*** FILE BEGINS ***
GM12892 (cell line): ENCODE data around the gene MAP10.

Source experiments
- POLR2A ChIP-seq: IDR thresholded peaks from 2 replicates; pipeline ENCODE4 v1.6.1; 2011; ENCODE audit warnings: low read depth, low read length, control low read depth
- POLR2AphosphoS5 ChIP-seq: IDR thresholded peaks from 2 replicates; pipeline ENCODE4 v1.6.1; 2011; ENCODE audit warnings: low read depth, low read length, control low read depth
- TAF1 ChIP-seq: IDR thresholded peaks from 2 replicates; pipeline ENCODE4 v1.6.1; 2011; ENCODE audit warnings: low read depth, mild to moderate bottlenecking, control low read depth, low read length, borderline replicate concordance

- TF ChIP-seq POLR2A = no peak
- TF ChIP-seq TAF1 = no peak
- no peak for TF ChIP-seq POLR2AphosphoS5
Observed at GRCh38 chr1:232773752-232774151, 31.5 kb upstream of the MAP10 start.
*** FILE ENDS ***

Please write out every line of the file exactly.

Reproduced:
GM12892 (cell line): ENCODE data around the gene MAP10.

Source experiments
- POLR2A ChIP-seq: IDR thresholded peaks from 2 replicates; pipeline ENCODE4 v1.6.1; 2011; ENCODE audit warnings: low read depth, low read length, control low read depth
- POLR2AphosphoS5 ChIP-seq: IDR thresholded peaks from 2 replicates; pipeline ENCODE4 v1.6.1; 2011; ENCODE audit warnings: low read depth, low read length, control low read depth
- TAF1 ChIP-seq: IDR thresholded peaks from 2 replicates; pipeline ENCODE4 v1.6.1; 2011; ENCODE audit warnings: low read depth, mild to moderate bottlenecking, control low read depth, low read length, borderline replicate concordance

- TF ChIP-seq POLR2A = no peak
- TF ChIP-seq TAF1 = no peak
- no peak for TF ChIP-seq POLR2AphosphoS5
Observed at GRCh38 chr1:232773752-232774151, 31.5 kb upstream of the MAP10 start.